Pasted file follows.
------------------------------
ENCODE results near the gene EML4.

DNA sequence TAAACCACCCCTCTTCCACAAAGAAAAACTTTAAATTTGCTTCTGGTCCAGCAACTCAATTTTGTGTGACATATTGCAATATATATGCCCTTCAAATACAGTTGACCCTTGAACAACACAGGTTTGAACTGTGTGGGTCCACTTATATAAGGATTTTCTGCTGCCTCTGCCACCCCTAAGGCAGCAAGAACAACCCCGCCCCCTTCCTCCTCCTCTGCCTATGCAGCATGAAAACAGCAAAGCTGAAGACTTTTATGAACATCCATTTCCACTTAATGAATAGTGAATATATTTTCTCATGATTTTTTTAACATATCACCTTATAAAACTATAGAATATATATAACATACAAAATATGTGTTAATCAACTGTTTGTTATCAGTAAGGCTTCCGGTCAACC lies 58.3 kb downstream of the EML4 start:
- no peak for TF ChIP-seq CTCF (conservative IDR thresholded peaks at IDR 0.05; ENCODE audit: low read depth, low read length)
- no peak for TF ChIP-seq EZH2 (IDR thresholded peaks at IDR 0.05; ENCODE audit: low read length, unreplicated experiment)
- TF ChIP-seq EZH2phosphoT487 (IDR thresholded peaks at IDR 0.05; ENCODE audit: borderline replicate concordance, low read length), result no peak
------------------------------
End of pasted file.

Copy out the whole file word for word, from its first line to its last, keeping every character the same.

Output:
ENCODE results near the gene EML4.

DNA sequence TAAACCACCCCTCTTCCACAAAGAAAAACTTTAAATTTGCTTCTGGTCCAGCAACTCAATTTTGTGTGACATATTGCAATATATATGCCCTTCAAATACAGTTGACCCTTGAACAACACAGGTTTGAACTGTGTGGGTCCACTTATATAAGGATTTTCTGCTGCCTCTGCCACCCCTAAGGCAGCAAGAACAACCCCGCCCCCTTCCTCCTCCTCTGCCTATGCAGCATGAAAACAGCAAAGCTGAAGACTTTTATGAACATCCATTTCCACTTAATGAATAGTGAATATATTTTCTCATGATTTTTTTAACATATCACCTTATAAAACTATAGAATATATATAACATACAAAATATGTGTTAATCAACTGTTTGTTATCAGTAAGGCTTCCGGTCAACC lies 58.3 kb downstream of the EML4 start:
- no peak for TF ChIP-seq CTCF (conservative IDR thresholded peaks at IDR 0.05; ENCODE audit: low read depth, low read length)
- no peak for TF ChIP-seq EZH2 (IDR thresholded peaks at IDR 0.05; ENCODE audit: low read length, unreplicated experiment)
- TF ChIP-seq EZH2phosphoT487 (IDR thresholded peaks at IDR 0.05; ENCODE audit: borderline replicate concordance, low read length), result no peak